I have a sore throat, which has put paid to any practising of the cornet. When I realised it was too painful to even play a ‘g’, I realised I needed to do something else with my time. So, armed with my kobo and my iphone, I went to the toilet. Whilst there, I realised that I actually Needed To Go. I remember a joke once told me by a very dear friend: “what’s the difference between an egg and a good sh*t? …You can beat an egg”. Well, hmm.
Let me explain. I have a love/hate relationship with the toilet. I like sitting on it, because I can do useful things with my time (like play Bejewelled, check Facebook, or read Lynda La Plante novels) uninterrupted, but I have never ever enjoyed going. It’s not the actual act, it’s the debris that bothers me. I don’t want anyone to see, smell, hear or anything like that. It (somehow) came out to my parents a few months ago. Truth is: I’ll avoid it whenever I can.
When I first went to university, I had an en suite. It. Was. Bliss. I could take as long as I wanted, and no one would ever know. Then the inevitable happened, and I had to move out of halls and into the big bad world of a Shared Bathroom. Oh God. Oh God. Oh God. I can do this, I told myself. But of course I couldn’t. I ended up going in the same cubicle in the Parkinson Building the whole time I shared a house. When I graduated, I very nearly stayed up in Leeds, but it would mean sharing a bathroom with only one other person, so I chickened out and moved back home.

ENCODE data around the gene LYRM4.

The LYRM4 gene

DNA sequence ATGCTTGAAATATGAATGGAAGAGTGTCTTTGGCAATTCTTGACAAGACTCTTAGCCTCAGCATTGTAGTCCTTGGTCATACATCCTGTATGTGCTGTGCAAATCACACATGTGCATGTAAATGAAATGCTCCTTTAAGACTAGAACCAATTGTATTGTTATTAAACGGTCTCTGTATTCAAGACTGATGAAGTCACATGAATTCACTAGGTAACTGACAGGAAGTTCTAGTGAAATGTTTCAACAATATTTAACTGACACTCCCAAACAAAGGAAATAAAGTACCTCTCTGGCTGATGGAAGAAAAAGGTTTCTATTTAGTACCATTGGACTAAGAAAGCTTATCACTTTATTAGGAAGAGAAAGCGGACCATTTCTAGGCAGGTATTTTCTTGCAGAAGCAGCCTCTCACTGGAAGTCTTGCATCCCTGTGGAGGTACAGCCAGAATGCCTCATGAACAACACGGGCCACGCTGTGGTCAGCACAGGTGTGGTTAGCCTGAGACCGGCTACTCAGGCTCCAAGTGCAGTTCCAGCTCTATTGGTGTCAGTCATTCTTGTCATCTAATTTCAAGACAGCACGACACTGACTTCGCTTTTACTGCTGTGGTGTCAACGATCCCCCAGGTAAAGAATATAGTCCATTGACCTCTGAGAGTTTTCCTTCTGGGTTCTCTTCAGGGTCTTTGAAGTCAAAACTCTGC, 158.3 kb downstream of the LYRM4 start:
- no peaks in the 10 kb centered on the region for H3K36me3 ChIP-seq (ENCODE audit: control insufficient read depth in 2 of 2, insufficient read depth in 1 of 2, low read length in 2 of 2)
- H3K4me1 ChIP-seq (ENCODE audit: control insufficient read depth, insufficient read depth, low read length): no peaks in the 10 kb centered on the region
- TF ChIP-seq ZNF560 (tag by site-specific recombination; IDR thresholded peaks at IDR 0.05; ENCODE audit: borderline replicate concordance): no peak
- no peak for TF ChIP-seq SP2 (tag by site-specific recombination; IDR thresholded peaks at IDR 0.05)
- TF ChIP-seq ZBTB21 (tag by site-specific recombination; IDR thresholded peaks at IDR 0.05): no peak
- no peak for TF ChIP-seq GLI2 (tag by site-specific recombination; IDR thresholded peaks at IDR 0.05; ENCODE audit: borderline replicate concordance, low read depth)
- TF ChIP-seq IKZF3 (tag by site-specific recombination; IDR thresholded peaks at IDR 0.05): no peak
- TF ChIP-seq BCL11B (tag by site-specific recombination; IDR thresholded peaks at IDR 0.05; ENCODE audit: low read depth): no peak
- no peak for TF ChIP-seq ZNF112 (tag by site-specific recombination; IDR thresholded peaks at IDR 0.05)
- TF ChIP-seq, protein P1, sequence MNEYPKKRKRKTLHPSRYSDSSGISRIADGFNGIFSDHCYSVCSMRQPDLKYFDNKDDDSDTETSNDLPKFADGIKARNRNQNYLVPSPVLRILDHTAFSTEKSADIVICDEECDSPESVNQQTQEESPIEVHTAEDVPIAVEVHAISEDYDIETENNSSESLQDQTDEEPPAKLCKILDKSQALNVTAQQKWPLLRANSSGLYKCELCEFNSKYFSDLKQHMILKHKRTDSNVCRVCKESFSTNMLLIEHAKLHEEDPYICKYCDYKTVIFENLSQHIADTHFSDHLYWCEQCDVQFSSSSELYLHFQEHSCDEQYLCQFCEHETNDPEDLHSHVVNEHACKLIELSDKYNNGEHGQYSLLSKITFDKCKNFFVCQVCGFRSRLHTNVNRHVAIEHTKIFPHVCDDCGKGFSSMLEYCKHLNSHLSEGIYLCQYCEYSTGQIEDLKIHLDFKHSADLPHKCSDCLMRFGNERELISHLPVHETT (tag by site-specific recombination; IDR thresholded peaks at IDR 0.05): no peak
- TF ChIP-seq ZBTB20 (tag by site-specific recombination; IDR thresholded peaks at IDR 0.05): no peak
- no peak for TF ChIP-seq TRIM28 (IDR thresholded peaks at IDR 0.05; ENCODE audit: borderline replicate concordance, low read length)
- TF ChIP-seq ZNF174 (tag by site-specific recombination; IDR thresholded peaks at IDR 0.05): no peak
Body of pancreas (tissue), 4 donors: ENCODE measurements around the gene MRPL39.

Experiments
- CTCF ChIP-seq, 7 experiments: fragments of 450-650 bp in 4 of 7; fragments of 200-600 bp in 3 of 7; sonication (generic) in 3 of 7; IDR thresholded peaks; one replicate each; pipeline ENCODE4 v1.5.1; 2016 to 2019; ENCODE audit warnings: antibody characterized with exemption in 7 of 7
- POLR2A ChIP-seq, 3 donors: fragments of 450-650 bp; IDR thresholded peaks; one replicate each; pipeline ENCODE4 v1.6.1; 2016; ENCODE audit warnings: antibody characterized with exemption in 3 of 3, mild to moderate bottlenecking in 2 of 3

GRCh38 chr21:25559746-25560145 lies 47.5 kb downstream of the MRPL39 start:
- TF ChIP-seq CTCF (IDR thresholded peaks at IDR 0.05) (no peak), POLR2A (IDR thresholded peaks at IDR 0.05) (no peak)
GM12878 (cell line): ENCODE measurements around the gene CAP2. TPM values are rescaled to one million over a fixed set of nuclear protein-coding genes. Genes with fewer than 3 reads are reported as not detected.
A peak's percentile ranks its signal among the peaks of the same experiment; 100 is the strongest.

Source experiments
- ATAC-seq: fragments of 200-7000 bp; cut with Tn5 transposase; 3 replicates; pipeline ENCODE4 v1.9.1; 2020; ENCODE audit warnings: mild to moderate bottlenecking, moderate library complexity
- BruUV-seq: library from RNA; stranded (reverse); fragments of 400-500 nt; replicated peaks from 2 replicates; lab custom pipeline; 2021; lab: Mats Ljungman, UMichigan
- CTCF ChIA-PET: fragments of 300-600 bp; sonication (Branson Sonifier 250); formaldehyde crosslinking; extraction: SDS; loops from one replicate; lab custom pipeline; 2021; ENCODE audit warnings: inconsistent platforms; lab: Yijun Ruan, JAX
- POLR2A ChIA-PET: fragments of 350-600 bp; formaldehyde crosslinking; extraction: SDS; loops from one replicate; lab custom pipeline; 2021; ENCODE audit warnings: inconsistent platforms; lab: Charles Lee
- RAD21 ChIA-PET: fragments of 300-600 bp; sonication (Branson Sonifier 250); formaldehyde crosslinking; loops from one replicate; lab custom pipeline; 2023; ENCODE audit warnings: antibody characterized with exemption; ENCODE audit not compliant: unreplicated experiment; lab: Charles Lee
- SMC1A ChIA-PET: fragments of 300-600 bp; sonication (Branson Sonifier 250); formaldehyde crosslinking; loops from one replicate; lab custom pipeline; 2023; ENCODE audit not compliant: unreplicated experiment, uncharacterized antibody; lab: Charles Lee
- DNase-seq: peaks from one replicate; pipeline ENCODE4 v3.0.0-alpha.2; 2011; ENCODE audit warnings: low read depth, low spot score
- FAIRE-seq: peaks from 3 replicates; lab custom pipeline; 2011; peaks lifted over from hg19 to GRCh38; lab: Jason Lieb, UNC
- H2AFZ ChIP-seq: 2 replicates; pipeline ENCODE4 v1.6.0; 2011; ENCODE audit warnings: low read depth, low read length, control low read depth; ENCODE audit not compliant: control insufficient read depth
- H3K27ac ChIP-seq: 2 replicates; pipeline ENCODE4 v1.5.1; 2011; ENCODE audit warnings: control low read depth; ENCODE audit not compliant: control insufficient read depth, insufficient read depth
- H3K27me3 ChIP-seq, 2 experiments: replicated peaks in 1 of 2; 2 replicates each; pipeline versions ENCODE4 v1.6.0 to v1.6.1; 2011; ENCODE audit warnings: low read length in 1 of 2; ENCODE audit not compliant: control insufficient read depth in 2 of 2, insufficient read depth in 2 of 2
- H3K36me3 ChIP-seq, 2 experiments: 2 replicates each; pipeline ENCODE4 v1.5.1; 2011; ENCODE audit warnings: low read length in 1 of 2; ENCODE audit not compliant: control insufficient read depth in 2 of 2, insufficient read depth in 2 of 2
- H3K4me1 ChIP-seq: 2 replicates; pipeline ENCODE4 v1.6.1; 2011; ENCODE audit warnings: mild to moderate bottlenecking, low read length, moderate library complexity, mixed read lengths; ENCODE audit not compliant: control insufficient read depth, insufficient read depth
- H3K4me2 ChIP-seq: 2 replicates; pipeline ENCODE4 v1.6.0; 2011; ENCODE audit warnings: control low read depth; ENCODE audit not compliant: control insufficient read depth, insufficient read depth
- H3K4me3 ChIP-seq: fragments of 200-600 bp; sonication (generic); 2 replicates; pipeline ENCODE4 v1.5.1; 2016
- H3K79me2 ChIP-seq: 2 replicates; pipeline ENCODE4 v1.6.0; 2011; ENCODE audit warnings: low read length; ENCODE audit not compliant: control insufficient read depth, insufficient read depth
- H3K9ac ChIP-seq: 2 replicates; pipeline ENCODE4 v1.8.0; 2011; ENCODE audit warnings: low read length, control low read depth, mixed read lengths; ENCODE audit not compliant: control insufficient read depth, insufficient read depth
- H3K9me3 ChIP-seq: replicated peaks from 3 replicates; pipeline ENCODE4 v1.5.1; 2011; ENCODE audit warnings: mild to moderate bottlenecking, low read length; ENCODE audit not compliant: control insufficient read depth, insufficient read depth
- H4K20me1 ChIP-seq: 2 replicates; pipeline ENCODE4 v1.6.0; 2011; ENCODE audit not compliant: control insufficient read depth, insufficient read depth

I get agonising cramps, owing to my going only every few days. I’m worried I’ll get piles. Or diverticular. I know it’s mad. But shy bowel syndrome is actually quite common. There are other people, out there, who, like me, will plan their holidays, day trips, workdays etc around where the best toilet would be. And we shouldn’t be ashamed: it’s a recognised disorder. Maybe we should all meet up sometime. Somewhere with lots of toilets, obviously.
This blogpost is a bit ‘bitty’ as it were. And that’s because I was unsure about publishing it. It wasn’t the easiest one to write – I mean, writing that going to the toilet virtually dictates your life ain’t fun – but, as before, I feel it’s important to challenge the stigma. It can be absolutely debilitating, but is virtually unknown, and if it is known, then it’s completely mocked and trivialised. Everyone does it, but some people find it harder than others. Why is that so funny?